Is Sarah Palin's grandchild a boy or a girl? I wonder where she gets those eyeglasses? What's happening to Levi's Facebook page?
I was meaning to ask about something else....
Oh yeah. What's happening to the HIV epidemic in the United States?
The Centers for Disease Control and Prevention (CDC) released new estimates today, based on analysis of 33,802 HIV diagnoses in 2006 and 2007 across 22 states. These data were analyzed using a new method, euphoniously labeled the serological testing algorithm for recent HIV seroconversion (STARHS). STARHS allows researchers to estimate how many of these infections occurred recently, and thus how the HIV epidemic is changing across the major risk groups.
CDC unveiled its first official findings in the Journal of the American Medical Association last month. Today's report provides more detail, and underscores four things:
First, men who have sex with men bear the majority of new HIV infections in the United States. Gay and bisexual men account for slightly over half of the 56,000 new infections thought to occur every year. The number of new infections has been steadily climbing in these groups for 15 years now, even as the number of new infections has been stable or declining in other groups.
Second, our HIV prevention strategies are falling short, particularly among young men who have sex with men. We are really failing in communities of color. Among young men who have sex with men, African-Americans and Latinos now account for more than 2/3 of new infections. We are not executing what needs to be done.
Third, race/ethnic disparities among women are even larger. HIV incidence among African-American women is 14.7 times the rate among whites. HIV incidence among Hispanic/Latino women is 3.8 times the rate among whites.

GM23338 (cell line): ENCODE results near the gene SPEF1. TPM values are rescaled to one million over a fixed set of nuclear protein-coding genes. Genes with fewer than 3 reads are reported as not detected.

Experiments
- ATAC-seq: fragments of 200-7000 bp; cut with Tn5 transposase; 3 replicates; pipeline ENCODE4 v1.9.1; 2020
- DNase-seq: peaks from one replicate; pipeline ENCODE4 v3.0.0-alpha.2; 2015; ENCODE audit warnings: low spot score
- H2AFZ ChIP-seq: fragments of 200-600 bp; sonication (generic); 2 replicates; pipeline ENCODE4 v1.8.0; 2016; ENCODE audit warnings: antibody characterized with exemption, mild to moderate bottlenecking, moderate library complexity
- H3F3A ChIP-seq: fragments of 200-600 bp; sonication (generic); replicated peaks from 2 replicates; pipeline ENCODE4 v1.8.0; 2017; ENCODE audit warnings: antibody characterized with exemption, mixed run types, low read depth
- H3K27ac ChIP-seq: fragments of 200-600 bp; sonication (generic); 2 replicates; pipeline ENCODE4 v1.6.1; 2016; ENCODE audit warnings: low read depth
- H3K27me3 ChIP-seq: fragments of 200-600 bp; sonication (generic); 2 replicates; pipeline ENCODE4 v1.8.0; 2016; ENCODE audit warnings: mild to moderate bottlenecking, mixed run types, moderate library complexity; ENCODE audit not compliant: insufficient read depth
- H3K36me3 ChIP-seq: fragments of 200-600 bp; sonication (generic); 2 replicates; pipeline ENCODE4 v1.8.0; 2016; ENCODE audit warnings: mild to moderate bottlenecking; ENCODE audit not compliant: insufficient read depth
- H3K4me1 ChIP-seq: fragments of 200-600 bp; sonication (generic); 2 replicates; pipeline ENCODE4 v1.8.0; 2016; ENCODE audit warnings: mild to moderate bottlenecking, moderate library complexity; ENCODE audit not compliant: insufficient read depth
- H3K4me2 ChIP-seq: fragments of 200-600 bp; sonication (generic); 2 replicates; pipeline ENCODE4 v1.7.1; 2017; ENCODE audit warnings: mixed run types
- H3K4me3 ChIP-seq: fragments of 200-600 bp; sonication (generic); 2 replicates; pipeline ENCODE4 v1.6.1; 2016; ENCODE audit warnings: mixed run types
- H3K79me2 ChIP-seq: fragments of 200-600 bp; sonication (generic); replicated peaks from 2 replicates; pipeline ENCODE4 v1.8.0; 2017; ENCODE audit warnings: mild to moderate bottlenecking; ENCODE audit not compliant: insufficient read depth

Finally, our next president will inherit a demoralized and under-funded public health system that has not given HIV prevention the managerial skill, focused attention, and resources the subject deserves. For my own full take, click here.
In brief: CDC has faced astonishing organizational problems over the past seven years, which have prompted the exodus of noted scientists and officials from the country's flagship public health agency. In a recent federal employee morale survey, CDC ranked 189th out of 222 agencies.
Disputes about scientific integrity pose one set of problems. Funding cuts pose another. CDC's inflation-adjusted budget for domestic HIV prevention has declined by about 20 percent since 2001. David Holtgrave, former director of CDC's HIV prevention efforts, presented a widely-cited estimate that the agency must increase HIV prevention outlays to about $1.3 billion, to meet identified but unmet needs across the United States. The additional resources amount to about 0.04 percent of the federal budget. This is rounding-error within a $2.1 trillion healthcare system. Yet we can't seem to get it.
Things are no better within the alphabet soup of lesser-known federal public health agencies. Inflation-adjusted federal spending has declined for substance abuse treatment block grants and Ryan White services to persons living with AIDS. The hard-pressed agencies responsible for implementing these programs rank 219th and 191st, respectively, in employee morale.
I'm sorry to intrude on the campaign with such matters.
Now we can all go back to wondering about Todd Palin's cool snowmobile, and about that story with the pig and the pit bull. No wait, it was something about lipstick. I forget the details....
Postscript: Thanks to a distinguished reader, who noted a particularly stupid editing error in the original posting.